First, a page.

Cover image for The season of migration
Title:
The season of migration
Author:
Hermann, Nellie, 1978-
Personal Author:
Edition:
First edition.
Publication Information:
New York : Farrar, Straus and Giroux, 2015.
Physical Description:
244 pages ; 22 cm
Language:
English
ISBN:
9780374255473
Format :
Book

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Summary

Summary

The lyrically told story of one of the world's greatest artists finding his true calling

Though Vincent van Gogh is one of the most popular painters of all time, we know very little about a ten-month period in the painter's youth when he and his brother, Theo, broke off all contact. In The Season of Migration , Nellie Hermann conjures this period in a profoundly imaginative, original, and heartbreaking vision of Van Gogh's early years, before he became the artist we know today.
In December 1878, Vincent van Gogh arrives in the coal-mining village of Petit Wasmes in the Borinage region of Belgium, a blasted and hopeless landscape of hovels and slag heaps and mining machinery. Not yet the artist he is destined to become, Vincent arrives as an ersatz preacher, barely sanctioned by church authorities but ordained in his own mind and heart by a desperate and mistaken spiritual vocation. But what Vincent experiences in the Borinage will change him. Coming to preacha useless gospel he thought he knew and believed, he learns about love, suffering, and beauty, ultimately coming to see the world anew and finding the divine not in religion but in our fallen human world.
In startlingly beautiful and powerful language, Hermann transforms our understanding of Van Gogh and the redemptive power of art.


Author Notes

Nellie Hermann was born in Boston, Massachusetts, and lives in Brooklyn, New York. Her first novel, The Cure for Grief, was published in 2008. She teaches creative writing at Columbia University and has taught and lectured widely on the use of creativity in nontraditional contexts.


Reviews 2

Booklist Review

Though painter Vincent van Gogh maintained a prodigious correspondence with his beloved brother, Theo, throughout his life, art historians have long puzzled over a mysterious 10-month gap in this exchange. In her masterful work of historical fiction, Hermann (The Cure for Grief, 2008) uses Van Gogh's actual letters of August 1879 and June 1880 as bookends and imagines the letters he might have written in between. Employing the sensitive and searching voice of the artist in his midtwenties, Hermann extends the origin story of Van Gogh's career, recounting his time spent as a preacher and schoolmaster in the impoverished mining town of Borinage, Belgium. Inspired by Van Gogh's lyrical and impressionistic writing style, Hermann envisions the artist's spiritual questioning during this period and the deepening empathy brought about by his romances and relationships with the townspeople. Between bouts of melancholy and lust for life euphoria, Van Gogh responds to the bleakness of his setting by embracing art and beauty as his calling. Everything belongs to the world of pictures, he realizes, everything we see. --Bosch, Lindsay Copyright 2015 Booklist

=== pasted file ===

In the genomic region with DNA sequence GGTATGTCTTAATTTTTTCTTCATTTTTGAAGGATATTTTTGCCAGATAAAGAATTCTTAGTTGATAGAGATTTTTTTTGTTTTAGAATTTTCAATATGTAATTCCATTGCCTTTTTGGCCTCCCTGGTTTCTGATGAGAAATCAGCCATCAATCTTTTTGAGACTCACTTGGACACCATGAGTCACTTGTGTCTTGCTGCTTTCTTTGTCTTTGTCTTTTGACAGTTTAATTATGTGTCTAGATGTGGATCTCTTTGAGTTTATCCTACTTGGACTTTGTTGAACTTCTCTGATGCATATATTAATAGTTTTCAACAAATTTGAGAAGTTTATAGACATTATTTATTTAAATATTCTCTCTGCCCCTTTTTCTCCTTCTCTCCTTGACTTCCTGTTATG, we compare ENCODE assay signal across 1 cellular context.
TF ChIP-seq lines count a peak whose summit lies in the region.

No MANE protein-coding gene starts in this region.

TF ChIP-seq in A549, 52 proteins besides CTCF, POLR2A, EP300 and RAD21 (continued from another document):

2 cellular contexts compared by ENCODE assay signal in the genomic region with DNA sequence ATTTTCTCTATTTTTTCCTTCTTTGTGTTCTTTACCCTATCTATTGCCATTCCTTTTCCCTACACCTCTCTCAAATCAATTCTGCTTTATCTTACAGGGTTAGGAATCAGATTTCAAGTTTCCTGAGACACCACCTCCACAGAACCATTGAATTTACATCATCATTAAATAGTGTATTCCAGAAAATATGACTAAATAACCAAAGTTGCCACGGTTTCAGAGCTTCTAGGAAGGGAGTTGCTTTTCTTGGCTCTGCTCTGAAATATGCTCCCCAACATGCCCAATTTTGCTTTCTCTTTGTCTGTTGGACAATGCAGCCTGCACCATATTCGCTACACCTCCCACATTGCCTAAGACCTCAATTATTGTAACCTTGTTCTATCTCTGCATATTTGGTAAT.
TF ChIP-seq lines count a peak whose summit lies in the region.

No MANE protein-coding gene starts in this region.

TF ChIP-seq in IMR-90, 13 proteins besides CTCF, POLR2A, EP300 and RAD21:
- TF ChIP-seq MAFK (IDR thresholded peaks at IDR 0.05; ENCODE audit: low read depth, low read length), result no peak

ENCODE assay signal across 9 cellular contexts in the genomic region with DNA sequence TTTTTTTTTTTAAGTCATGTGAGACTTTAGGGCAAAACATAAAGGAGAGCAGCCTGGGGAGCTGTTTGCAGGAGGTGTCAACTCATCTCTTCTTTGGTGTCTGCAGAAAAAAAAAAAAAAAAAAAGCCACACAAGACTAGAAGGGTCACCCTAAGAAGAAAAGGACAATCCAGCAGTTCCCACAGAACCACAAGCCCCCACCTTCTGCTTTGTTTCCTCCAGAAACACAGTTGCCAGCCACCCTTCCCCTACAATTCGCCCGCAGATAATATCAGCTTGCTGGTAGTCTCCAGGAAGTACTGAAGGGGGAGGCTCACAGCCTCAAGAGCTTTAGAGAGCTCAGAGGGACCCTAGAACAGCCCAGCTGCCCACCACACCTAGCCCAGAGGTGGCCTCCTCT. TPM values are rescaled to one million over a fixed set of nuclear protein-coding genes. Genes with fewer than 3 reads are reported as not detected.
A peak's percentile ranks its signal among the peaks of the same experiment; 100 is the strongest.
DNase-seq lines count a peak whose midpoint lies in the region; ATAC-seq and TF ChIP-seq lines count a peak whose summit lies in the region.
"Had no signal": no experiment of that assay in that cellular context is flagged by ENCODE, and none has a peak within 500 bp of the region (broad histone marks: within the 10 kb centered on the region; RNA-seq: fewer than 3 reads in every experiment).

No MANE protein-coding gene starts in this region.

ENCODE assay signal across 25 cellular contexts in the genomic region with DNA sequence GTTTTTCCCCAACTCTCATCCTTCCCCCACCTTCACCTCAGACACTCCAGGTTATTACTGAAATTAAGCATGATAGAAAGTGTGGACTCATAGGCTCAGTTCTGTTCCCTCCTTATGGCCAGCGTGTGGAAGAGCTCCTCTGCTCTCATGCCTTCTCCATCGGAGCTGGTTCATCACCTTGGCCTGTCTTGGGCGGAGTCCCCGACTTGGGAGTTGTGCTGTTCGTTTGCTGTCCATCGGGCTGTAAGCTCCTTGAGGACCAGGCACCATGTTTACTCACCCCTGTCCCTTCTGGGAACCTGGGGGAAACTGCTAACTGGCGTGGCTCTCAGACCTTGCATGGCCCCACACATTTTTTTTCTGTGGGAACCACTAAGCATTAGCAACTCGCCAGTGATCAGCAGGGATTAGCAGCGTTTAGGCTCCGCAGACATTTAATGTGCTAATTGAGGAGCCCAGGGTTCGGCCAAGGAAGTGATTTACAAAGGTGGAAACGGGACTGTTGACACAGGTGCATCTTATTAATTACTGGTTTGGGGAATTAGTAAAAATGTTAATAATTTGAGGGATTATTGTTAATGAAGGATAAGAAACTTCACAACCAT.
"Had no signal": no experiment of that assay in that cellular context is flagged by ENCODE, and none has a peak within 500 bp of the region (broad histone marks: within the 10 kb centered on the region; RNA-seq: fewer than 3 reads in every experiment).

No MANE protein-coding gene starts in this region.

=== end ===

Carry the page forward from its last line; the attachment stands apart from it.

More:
Publisher's Weekly Review

The fledgling talent of a future artistic giant is the subject of this second novel by Hermann (The Cure for Grief). Young Vincent Van Gogh ventures out on a journey into the mining region of Belgium, observing the impoverished, often wretched lives of those who work underground. Written half as a third-person narrative, half as Vincent's letters to his brother, Theo, the book gradually illuminates Vincent's artistic development through his experiences of family, love, spirituality, and occasional, sublime glimpses of beauty amid the gloom and dust of his environment. Vivid imagery skillfully evokes Van Gogh's paintings, an effect marred only by moments of heavy-handedness in the concluding scenes. Subtle and winding, but deeply felt, the novel succeeds as an origin story of a particular creative genius. (Jan.) © Copyright PWxyz, LLC. All rights reserved.